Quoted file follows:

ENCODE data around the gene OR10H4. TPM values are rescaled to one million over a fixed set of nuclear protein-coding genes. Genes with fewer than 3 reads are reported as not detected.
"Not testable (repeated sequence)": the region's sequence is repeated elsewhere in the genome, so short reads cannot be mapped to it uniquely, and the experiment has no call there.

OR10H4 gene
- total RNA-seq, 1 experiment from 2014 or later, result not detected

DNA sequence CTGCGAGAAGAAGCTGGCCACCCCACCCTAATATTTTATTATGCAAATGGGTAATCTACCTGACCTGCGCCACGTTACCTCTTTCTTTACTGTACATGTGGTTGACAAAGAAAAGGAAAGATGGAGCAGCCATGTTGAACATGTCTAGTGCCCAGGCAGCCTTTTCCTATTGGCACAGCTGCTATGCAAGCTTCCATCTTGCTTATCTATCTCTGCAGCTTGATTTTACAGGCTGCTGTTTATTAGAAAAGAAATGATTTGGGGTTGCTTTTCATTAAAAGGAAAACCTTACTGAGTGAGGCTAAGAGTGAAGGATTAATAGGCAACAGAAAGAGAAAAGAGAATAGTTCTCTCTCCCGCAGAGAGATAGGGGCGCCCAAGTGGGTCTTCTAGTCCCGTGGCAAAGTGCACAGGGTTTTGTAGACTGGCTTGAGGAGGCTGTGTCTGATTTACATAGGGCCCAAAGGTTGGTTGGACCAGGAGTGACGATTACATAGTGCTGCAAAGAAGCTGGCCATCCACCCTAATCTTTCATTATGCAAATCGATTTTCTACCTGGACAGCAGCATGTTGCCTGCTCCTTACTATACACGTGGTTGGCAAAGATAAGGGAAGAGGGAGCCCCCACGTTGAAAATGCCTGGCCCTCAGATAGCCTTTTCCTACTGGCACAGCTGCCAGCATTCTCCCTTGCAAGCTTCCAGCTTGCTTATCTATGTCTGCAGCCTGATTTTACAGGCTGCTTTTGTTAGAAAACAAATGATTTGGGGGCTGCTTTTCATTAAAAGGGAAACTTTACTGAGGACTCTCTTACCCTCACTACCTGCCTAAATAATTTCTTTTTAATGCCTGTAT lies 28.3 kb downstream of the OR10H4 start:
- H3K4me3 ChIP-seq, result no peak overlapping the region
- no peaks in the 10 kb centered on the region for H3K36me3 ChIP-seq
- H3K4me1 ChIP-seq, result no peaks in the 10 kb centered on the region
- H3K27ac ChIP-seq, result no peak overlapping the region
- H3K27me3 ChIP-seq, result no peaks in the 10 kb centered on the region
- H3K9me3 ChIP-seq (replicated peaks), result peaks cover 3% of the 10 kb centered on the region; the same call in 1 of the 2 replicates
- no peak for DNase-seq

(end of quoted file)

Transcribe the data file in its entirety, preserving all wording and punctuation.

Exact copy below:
ENCODE data around the gene OR10H4. TPM values are rescaled to one million over a fixed set of nuclear protein-coding genes. Genes with fewer than 3 reads are reported as not detected.
"Not testable (repeated sequence)": the region's sequence is repeated elsewhere in the genome, so short reads cannot be mapped to it uniquely, and the experiment has no call there.

OR10H4 gene
- total RNA-seq, 1 experiment from 2014 or later, result not detected

DNA sequence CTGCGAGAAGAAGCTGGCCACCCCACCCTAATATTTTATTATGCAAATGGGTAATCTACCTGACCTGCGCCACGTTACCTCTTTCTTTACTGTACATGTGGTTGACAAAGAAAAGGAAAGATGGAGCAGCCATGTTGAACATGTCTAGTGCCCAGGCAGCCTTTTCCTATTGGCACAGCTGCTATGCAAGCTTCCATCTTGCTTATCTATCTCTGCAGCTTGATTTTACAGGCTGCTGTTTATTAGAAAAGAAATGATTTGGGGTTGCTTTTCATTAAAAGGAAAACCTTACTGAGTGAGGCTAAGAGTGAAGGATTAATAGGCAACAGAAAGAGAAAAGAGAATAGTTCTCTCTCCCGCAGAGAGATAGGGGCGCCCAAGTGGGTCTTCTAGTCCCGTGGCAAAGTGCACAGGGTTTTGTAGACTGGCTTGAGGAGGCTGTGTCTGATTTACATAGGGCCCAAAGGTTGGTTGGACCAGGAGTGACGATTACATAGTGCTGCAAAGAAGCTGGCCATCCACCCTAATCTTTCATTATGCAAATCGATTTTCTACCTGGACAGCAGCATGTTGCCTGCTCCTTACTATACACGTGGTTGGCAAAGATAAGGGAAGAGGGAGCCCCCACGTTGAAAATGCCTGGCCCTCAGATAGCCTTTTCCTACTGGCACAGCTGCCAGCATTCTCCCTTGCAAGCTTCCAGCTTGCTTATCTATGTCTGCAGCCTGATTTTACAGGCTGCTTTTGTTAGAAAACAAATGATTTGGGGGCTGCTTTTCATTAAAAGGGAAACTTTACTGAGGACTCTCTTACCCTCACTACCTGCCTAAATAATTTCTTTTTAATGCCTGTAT lies 28.3 kb downstream of the OR10H4 start:
- H3K4me3 ChIP-seq, result no peak overlapping the region
- no peaks in the 10 kb centered on the region for H3K36me3 ChIP-seq
- H3K4me1 ChIP-seq, result no peaks in the 10 kb centered on the region
- H3K27ac ChIP-seq, result no peak overlapping the region
- H3K27me3 ChIP-seq, result no peaks in the 10 kb centered on the region
- H3K9me3 ChIP-seq (replicated peaks), result peaks cover 3% of the 10 kb centered on the region; the same call in 1 of the 2 replicates
- no peak for DNase-seq